A lot of people don’t understand the cloud, said Ronald Pascuzzi to an audience at PTC Live Global this week.
To emphasize his point, he showed a video clip of people interviewed at random on a city sidewalk answering the question, “What is the cloud?” Some said, “Data floating around.” A lot just said, “…Um.”
No matter your level of understanding, Pascuzzi, vice president of cloud services at PTC, can set you straight. Starting with a definition of cloud computing we can all grasp: a network of remote servers hosted on the Internet to store, manage and process data, rather than on a local server or personal computer.
Organizations of all sizes use cloud services to streamline operations, improve profitability, and support their changing workplace and market requirements.
For example, using a hosted cloud service can reduce costs normally associated with in-house IT infrastructure, systems support, and maintenance, Pascuzzi said.
There are efficiency gains too, such as improved reliability, scalability, and faster time-to-value with new solutions. Rather than worrying about deployment, uptime, problem resolution, or updates, a company can focus on the true business value of the applications themselves, he said.
The benefits of a cloud-based strategy seem substantial. Yet understanding cloud computing terminology and solution differences can be confusing. Pascuzzi took the audience through them step by step.
There are three main service categories:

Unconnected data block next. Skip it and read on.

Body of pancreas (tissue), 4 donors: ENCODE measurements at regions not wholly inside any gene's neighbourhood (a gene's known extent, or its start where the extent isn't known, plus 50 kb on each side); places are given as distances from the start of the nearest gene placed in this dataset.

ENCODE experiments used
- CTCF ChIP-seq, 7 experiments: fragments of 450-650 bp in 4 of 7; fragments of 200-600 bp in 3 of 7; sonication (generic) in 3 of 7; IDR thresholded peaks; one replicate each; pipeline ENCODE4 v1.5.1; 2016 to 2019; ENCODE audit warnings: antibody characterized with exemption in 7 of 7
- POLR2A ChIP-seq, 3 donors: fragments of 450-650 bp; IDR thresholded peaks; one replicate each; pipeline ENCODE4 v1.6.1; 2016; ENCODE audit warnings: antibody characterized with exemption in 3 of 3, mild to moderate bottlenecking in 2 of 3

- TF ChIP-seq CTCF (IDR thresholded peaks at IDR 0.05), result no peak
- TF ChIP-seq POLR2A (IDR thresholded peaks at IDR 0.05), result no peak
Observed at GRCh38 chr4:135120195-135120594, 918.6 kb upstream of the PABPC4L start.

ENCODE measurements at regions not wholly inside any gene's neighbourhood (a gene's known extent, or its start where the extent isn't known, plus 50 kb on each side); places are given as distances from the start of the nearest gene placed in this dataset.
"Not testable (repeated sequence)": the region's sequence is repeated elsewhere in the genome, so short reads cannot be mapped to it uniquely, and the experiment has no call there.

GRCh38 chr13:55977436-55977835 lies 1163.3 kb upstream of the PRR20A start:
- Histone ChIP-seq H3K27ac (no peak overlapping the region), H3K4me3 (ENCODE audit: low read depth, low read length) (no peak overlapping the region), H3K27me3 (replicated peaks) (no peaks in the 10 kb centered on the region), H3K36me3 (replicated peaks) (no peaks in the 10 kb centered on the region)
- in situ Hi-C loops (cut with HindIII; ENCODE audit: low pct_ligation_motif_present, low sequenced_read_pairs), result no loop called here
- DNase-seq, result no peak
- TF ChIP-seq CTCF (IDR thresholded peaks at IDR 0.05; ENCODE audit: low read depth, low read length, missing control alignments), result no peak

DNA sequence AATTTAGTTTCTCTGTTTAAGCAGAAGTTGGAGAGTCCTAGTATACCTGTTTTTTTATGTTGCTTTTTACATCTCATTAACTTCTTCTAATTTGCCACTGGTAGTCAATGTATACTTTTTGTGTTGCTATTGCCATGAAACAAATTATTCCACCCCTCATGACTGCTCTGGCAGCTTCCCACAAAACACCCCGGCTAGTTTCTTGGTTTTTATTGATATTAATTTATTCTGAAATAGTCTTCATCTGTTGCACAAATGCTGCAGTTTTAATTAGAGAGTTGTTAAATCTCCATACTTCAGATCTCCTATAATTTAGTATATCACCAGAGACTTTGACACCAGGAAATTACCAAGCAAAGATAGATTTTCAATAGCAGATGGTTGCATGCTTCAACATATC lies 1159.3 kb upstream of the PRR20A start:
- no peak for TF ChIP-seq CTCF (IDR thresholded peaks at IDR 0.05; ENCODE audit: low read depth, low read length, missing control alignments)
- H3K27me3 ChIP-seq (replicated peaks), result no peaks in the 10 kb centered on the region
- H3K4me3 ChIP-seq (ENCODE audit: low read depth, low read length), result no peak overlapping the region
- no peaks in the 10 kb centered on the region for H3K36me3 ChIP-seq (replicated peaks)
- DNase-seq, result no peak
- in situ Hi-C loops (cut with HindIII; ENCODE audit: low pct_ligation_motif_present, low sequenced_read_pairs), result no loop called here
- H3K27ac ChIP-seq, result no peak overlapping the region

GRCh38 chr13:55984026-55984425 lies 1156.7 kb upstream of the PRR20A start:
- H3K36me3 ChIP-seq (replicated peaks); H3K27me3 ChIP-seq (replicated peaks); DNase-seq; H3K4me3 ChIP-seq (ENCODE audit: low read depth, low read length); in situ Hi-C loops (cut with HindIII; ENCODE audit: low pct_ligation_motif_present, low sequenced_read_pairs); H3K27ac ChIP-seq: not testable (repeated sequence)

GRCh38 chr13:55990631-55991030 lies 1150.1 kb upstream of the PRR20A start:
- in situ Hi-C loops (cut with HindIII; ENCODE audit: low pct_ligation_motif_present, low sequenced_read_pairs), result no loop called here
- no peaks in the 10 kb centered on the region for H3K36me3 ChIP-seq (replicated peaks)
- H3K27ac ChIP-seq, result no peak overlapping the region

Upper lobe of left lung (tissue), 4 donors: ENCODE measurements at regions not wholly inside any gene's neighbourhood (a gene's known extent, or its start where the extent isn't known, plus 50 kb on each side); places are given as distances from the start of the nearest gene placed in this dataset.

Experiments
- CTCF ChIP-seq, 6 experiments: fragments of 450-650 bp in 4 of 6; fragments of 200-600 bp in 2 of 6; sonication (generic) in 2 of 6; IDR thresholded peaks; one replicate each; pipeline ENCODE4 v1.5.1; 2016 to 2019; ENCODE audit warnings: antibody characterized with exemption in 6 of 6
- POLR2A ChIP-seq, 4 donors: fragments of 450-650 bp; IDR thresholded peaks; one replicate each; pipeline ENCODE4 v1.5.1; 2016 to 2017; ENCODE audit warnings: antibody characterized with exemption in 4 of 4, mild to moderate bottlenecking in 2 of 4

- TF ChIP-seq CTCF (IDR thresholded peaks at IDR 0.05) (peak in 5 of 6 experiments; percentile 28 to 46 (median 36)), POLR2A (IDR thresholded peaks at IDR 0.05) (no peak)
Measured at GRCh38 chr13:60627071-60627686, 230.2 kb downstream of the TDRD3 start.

These types of services can be delivered using various flavors of cloud:
Beyond investigating the differences between solutions, Pascuzzi said, there are a host of practical questions around the cloud, like: What are the risks, costs, and potential business benefits? How will the transition work? Will our data be secure?
Additionally, when it comes to selecting the right service provider and agreeing on contractual terms, other questions need to be addressed around what level of accountability you want from your cloud provider, and what level of accountability you are willing to assume.
Every company has its own objectives and concerns that need to be addressed early on. If you don’t carefully define what services you need and assess exactly what the provider offers, you can easily wind up with a partial solution, Pasuzzi said
Filling the gap between the cloud services you signed up for and the ones you need will then demand additional expenditures—and a complete solution may end up costing far more than expected.
Normally cloud services should reduce costs, but these savings can only be fully realized if the chosen provider can deliver the full range of services and technical capabilities that you require.
Before making the move to cloud services, carefully evaluate the provider to be sure you find the right match, concluded Pascuzzi.